A surgeon who treated victims of the Manchester Arena bombing in May was stabbed in the neck on Sunday as he entered his mosque in what police are treating as ahate crime.
“As I entered the grounds of the premises, I felt that pain and the blow to my neck,” Nasser Kurdy, 58, told The Guardian on Monday. “I turned around and saw this gentleman in a threatening pose.I did feel threatened, I did feel vulnerable.”
He said he’s already forgiven his attacker, Ian Anthony Rock, 28, who waschargedMonday with assault and possession of a lethal weapon.
“He is not representative of what this country stands for,” Kurdy said of the suspect. “I have absolutely no anger or hate, or anything negative towards him. I have declared it, I have totally forgiven him. He could be a marginalized person within his own community.”
“Beautiful when hate is overcome throughforgiveness,” Tell Mama, a group that measures Islamophobia in Britain, tweeted Monday.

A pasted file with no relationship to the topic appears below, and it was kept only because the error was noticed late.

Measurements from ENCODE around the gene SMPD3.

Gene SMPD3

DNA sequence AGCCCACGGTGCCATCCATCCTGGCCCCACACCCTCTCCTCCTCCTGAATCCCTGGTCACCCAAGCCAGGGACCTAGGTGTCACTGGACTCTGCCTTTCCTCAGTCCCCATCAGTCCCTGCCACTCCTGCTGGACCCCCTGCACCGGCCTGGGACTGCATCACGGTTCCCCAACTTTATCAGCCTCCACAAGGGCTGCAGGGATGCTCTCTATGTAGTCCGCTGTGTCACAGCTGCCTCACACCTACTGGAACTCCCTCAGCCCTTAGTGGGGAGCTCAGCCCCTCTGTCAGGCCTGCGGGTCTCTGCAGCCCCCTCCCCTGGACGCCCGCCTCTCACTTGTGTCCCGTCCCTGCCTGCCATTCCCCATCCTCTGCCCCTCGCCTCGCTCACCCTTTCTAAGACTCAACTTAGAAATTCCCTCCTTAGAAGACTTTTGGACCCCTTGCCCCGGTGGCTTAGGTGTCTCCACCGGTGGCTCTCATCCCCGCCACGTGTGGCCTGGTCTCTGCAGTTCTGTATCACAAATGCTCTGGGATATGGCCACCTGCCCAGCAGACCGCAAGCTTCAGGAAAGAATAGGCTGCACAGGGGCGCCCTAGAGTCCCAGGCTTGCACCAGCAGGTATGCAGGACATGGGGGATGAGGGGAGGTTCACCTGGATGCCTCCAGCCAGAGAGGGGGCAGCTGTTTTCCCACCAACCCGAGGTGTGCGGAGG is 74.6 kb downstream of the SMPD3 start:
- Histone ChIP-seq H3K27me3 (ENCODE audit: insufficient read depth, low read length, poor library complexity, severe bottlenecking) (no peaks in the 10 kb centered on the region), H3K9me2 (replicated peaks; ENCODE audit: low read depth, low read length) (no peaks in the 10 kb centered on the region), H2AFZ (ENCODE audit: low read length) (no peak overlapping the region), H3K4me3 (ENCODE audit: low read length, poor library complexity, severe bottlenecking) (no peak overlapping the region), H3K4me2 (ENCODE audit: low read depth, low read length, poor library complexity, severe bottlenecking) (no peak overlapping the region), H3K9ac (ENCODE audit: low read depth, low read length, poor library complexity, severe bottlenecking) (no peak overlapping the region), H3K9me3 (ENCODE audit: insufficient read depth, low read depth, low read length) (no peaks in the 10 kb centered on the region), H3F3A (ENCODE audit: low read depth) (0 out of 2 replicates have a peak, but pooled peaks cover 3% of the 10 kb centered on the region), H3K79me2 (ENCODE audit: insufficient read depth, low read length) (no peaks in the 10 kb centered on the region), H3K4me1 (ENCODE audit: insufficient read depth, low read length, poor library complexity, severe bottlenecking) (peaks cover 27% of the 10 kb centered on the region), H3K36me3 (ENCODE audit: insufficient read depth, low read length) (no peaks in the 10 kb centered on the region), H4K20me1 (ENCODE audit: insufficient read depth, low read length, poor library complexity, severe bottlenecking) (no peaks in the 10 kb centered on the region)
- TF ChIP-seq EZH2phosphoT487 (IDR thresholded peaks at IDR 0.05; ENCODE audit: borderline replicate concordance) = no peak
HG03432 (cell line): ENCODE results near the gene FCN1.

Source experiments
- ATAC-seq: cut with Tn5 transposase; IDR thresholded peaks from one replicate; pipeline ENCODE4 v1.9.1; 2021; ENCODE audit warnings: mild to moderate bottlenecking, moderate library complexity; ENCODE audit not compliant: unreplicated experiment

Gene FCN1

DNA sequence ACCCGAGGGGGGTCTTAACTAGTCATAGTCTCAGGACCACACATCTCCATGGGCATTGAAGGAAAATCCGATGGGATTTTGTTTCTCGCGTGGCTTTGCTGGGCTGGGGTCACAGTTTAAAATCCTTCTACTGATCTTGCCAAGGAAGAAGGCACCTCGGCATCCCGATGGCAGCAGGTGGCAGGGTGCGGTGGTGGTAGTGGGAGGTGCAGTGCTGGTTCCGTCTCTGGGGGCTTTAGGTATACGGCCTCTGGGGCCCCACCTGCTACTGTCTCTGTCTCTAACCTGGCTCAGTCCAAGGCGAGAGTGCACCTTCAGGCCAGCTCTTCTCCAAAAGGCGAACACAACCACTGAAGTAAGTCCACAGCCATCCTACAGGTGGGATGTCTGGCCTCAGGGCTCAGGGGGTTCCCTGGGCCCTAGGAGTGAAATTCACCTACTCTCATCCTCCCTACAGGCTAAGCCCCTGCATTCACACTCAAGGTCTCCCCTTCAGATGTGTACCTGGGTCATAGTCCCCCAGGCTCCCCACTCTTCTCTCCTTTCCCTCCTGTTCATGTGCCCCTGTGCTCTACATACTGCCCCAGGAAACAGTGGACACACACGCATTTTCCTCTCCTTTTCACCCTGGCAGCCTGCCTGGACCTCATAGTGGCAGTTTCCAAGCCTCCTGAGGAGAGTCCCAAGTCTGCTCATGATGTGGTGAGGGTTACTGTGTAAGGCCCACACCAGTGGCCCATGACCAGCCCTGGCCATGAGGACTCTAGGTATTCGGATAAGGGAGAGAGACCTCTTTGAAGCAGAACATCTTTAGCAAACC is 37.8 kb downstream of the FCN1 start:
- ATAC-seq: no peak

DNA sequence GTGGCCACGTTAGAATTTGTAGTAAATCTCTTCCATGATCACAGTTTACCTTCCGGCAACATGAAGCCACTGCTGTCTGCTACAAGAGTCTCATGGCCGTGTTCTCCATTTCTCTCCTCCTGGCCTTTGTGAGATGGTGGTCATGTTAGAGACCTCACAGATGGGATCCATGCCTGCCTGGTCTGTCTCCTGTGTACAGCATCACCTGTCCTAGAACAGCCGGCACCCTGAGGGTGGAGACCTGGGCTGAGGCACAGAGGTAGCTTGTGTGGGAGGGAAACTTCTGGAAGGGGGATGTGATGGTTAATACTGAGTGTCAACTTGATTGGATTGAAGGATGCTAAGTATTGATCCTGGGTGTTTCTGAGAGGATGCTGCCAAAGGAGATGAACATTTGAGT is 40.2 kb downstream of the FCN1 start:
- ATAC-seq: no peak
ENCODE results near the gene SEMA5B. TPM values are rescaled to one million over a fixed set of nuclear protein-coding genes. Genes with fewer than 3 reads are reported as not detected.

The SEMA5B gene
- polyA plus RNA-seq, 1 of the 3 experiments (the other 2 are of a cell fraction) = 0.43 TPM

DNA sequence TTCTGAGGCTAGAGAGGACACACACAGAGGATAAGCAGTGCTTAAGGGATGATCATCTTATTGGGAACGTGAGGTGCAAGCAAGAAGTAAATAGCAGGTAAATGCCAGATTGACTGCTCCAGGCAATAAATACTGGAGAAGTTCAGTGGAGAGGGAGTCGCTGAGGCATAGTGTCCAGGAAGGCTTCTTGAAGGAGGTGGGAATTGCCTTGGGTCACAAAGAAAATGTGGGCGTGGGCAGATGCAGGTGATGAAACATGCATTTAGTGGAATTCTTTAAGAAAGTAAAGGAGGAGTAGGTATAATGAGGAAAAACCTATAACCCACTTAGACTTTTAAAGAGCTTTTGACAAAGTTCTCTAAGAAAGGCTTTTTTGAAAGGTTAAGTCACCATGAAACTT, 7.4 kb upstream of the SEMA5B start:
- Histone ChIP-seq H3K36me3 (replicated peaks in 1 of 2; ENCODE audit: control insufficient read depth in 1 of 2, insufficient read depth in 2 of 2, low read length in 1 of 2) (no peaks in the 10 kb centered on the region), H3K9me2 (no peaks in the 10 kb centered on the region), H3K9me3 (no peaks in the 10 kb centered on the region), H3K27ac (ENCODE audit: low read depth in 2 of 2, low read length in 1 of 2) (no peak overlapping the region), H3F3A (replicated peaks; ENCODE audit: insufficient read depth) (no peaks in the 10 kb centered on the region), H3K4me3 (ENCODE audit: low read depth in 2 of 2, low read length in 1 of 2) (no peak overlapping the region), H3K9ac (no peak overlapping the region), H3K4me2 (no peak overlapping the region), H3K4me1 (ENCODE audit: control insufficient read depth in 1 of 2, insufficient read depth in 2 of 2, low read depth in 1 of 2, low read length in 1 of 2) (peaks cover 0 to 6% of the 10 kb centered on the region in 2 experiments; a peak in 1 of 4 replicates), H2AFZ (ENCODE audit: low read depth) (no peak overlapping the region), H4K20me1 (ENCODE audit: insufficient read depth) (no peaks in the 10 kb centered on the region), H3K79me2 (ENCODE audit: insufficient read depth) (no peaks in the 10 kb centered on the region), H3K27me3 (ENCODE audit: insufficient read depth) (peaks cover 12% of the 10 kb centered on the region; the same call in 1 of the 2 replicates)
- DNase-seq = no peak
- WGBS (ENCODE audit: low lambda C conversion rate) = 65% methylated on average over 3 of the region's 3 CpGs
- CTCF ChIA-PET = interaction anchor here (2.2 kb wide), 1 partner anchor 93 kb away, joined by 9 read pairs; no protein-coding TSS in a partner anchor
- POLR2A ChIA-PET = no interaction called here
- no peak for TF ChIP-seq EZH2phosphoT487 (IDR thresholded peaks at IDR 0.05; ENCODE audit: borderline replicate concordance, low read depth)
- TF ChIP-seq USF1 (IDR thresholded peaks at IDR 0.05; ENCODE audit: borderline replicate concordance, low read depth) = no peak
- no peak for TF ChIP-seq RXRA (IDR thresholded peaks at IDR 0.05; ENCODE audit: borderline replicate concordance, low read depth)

“The general inclination is that hate crimes are going up. Large spikes in hate crimes cause fear levels in the community to rise, particularly among women,” Fiyaz Mughal, founder of Tell Mama, told HuffPost at the time. “The majority of street-based incidents happen among Muslim women who are wearing hijab or niqab.”
Incidents like these are often driven by terrorism, the National Police Chiefs’ Council said, and “it is also likely that reporting is higher when there is an increased visible police presence.”
The U.K. has dealt with five terror attacks in the last few months, including anexplosion at London’s Parsons Green tube stationearlier this month. Policestatisticshave shown an increase in hate crimes in the immediate aftermath each attack, followed by a decrease.
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This article originally appeared on HuffPost.